It is time for Purdy Crawford, voted the person of influence by the Canadian Investment Awards on Dec. 9, to earn his share of the estimated $132-million in fees from investors' money that has been spent on restructuring the third-party asset-backed commercial paper market.
Crawford was feted for developing "a solution to a very challenging ABCP challenge that, when implemented, will benefit both industry and investors alike in a way even the U. S. financial markets have yet to achieve. The impact of this contribution will be felt beyond the financial services industry for many years and Mr. Crawford more than deserves to win the most influential person of the year award," the group overseeing the awards gushed.
The only problem is that the "person of influence" hasn't pulled it off yet, and if media reports are true, then his latest trip to the federal Finance Department with cap in hand, asking for a government bailout of the frozen $32-billion market, smacks more of desperation, than influence.
If the 76-year-old legal icon at Osler Hoskin & Harcourt appeals to anyone for a handout, maybe it should be the Quebec government, since most of the players reside there.
It's been 16 months since the third-party ABCP market froze, and countless deadlines have been missed. The transparency that Crawford promised to bring to the ABCP market last Christmas is as opaque as the Chinese government.
Investors are being told little about what the holdup is. First, it was a lot of documents to sign and not enough time to get them drafted and vetted. Now it appears that declining credit markets have again upended the restructuring life raft. His influence with foreign banks seems waning.
Rather than tell that to investors, the Committee buries it in monitor reports or keeps that information tightly held by the ruling cabal that ordained itself as the official overseers of the ABCP restructuring -- the signatories to the Montreal Accord.
No wonder the investment community named Crawford the person of influence; he has invented the perfect situation for them -- stasis. Good for the financial players involved in this market, bad for the corporate and retail investors that have been denied access to their money for months and the ability to seek redress.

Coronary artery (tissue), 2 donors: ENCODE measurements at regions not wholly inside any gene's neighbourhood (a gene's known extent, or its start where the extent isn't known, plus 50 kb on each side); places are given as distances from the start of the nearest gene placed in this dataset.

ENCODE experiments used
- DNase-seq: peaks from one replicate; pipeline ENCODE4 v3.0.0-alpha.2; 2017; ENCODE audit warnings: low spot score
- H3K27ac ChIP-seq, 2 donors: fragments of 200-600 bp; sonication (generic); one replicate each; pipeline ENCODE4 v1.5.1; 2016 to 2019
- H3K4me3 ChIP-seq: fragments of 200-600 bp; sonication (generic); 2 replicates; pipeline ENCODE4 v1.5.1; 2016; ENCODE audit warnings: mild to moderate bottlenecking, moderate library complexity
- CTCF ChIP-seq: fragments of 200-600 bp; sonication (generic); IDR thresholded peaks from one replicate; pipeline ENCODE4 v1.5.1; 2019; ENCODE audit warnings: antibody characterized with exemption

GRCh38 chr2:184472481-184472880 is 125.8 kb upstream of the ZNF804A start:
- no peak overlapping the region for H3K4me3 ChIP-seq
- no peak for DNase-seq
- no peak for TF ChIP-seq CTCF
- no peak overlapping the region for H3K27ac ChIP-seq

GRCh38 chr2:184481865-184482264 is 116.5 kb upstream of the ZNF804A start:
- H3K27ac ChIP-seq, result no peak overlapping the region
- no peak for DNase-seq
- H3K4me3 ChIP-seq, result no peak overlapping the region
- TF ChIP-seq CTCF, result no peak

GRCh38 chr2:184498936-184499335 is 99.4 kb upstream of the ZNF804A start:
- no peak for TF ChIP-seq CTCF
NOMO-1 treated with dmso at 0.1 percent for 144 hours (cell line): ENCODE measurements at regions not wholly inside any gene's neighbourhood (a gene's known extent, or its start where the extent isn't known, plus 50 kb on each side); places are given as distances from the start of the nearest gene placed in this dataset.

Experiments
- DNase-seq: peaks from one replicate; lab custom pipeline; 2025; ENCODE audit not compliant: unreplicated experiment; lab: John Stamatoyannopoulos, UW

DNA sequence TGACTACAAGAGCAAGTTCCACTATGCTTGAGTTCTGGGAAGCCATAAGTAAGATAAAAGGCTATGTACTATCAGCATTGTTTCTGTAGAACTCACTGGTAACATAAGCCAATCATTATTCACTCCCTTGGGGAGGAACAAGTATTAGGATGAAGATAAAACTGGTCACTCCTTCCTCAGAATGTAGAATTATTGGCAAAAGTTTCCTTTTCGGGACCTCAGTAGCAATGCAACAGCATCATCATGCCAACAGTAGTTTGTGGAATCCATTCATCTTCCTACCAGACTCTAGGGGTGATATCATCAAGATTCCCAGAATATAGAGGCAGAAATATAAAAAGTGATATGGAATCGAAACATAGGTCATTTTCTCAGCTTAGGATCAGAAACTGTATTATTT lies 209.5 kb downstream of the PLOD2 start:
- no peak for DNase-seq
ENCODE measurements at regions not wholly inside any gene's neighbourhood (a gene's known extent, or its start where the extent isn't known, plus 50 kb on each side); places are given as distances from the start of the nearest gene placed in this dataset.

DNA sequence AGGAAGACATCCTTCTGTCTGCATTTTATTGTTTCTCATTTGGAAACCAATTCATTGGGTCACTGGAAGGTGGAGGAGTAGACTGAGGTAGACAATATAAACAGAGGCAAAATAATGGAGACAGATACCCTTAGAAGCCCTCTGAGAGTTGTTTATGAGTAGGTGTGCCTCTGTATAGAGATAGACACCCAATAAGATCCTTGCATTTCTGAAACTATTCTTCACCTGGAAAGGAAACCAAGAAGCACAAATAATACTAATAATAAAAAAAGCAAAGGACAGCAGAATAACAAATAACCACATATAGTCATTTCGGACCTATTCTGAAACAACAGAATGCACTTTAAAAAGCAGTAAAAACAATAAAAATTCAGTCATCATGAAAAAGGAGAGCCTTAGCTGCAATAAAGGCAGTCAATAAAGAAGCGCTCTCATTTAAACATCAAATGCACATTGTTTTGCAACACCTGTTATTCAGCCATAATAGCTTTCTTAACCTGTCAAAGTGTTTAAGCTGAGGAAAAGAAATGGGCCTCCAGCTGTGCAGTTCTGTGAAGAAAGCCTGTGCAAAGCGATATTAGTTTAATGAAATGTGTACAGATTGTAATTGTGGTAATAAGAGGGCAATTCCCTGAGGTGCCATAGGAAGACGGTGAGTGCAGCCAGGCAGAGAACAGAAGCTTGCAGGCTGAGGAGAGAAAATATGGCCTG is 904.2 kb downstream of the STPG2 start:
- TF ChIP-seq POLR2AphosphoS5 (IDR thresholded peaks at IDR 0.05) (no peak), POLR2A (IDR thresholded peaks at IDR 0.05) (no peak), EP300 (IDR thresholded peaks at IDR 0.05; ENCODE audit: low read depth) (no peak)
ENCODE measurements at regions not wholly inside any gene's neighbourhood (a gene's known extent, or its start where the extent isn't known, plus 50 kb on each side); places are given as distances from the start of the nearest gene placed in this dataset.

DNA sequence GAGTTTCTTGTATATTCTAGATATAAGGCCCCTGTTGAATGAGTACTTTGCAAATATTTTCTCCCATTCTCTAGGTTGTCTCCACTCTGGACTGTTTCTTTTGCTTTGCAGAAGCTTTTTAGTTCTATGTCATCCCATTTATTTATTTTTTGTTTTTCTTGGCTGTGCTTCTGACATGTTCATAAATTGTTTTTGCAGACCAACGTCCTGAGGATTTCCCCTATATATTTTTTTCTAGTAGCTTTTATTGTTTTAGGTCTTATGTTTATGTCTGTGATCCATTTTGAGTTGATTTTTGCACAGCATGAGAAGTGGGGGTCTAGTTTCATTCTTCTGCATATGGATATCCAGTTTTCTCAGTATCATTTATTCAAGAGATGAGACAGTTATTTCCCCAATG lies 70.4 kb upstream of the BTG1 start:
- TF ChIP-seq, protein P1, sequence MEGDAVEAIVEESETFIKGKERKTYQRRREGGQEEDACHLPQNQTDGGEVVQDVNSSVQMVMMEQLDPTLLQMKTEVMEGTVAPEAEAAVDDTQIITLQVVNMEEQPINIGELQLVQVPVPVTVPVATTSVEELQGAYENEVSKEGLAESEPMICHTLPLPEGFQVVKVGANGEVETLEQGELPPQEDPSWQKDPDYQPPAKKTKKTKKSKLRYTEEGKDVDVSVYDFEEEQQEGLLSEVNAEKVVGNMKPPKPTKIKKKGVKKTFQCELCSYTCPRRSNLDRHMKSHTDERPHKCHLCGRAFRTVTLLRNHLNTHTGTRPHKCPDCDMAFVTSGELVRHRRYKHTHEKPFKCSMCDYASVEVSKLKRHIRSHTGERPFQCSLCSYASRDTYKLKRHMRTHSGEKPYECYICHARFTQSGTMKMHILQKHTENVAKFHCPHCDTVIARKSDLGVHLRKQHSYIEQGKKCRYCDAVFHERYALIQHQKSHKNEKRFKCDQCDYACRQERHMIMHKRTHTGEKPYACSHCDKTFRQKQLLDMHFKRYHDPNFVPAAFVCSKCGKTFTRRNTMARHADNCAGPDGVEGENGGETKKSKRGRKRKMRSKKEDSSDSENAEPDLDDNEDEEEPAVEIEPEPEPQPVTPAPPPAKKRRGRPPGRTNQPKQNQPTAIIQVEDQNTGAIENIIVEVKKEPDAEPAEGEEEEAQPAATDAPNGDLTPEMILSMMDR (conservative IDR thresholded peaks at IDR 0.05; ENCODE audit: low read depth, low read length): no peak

Right now, limbo rules. Nobody can sue to force anyone to negotiate. Since it's in creditor protection, the banks that created the products are safe. The financial investment firms that sold the paper, and apparently face regulatory prosecutions according to the Ontario Securities Commission, are shielded from lawsuits that would expose their role in it.
The pension funds that stand to be embarrassed for losing pensioners' monies are neatly protected. The foreign banks, which would also likely face lawsuits, continue to hang at the table paying lip service to the deal. Why not? The legal protection carrot offered at the end of the day, if everyone sticks around, makes it worthwhile to drag it out, because that's what lawyers do.
And it could be quite a while before this is resolved. Article 11 of the plan of arrangement, which proposes to turn the frozen paper into long-term notes, gives the Pan-Canadian Investors Committee the "exclusive right to amend" the plan prior to the implementation date, provided they get the written consent of the asset providers and the financial institutions providing the margin funding facility. They have to tell the noteholders about any amendment, and the court has to approve the amendment, but there's nothing that says retail investors will have any more say in what happens. This can drag on forever under the current scenario.
Meanwhile, nobody knows what the true value of this paper is worth, and financial institutions holding it continue to carry it on their books at likely inflated prices, further distorting values.
What we do know is that, according to the recent monitor's report, as of Aug. 31, 2008, there is $6-billion in cash on the books and growing. That's about 20% of the value of the market at the time it froze.
Maybe it's time Crawford uses his influence with the community that rewarded him in December and turn his guns on the real culprits, the Canadian institutions that used wonky rules to issue this paper.
Or maybe he should be influencing his pals at Canada's regulators, which have been notably absent in this saga, and get them to exert pressure on the market participants to do the right thing. They should be the ones to take the paper back on their books, pay out the corporate and retail investors suckered into buying it with questionable AAA ratings. Then they can fight it out among themselves for the table scraps through the CCAA process or until they can no longer afford to pay their litigators.
At the time of his award, Crawford said, "managing the ABCP restructuring is an incredible challenge and it is wonderful to be recognized for this effort. At some point in the near future, some 1,850 retail investors -- individuals with less than $1-million at stake-- will see the ABCP deal close.... These retail investors will get their money back, plus some interest."
So how near in the future do retail investors have to wait before they see the efforts of his influence? Ask retail investors and they'll tell you not soon enough.
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